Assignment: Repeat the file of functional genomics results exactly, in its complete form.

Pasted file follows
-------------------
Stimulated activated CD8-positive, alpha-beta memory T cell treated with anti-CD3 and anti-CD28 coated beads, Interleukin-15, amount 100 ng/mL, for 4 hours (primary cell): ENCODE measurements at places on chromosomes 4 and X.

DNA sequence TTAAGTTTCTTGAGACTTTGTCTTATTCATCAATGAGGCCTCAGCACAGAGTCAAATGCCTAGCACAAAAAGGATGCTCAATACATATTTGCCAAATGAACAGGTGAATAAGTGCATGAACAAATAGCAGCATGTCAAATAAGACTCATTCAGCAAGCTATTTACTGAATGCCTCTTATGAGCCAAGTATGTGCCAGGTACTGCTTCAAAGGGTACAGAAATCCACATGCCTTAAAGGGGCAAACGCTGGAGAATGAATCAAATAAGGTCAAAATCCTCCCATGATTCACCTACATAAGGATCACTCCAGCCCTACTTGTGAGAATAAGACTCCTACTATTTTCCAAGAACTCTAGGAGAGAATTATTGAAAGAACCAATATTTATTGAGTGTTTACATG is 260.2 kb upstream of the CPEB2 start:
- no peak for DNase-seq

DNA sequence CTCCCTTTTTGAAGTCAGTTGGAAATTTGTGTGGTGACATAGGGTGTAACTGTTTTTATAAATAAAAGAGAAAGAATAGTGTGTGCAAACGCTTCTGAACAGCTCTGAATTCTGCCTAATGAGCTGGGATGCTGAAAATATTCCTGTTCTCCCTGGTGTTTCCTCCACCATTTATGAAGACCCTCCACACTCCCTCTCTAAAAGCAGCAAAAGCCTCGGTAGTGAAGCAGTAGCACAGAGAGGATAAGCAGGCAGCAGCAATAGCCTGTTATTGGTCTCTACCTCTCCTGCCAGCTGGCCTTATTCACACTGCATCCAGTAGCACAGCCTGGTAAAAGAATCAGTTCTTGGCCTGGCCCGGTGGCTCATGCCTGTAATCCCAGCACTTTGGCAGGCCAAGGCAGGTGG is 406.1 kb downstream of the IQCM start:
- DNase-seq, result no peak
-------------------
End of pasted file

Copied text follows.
Stimulated activated CD8-positive, alpha-beta memory T cell treated with anti-CD3 and anti-CD28 coated beads, Interleukin-15, amount 100 ng/mL, for 4 hours (primary cell): ENCODE measurements at places on chromosomes 4 and X.

DNA sequence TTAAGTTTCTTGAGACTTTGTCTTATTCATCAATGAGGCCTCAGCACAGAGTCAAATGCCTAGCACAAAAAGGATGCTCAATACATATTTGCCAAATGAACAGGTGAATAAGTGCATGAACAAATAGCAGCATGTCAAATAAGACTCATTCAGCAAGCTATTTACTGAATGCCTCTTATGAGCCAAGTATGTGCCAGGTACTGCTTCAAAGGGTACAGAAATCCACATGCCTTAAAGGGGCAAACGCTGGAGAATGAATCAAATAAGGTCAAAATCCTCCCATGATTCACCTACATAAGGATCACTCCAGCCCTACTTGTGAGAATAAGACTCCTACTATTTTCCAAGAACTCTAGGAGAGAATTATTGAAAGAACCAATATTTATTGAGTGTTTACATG is 260.2 kb upstream of the CPEB2 start:
- no peak for DNase-seq

DNA sequence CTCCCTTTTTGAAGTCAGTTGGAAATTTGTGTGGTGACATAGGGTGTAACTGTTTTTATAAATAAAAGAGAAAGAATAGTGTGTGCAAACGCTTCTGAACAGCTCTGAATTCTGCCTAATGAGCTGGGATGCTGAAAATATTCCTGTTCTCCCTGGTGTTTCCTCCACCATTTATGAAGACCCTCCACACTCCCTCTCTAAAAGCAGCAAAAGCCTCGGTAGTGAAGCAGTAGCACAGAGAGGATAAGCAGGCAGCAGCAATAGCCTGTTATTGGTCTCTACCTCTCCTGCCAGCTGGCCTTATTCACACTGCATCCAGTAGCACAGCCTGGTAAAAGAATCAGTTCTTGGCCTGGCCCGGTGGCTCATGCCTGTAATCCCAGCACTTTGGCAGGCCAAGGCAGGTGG is 406.1 kb downstream of the IQCM start:
- DNase-seq, result no peak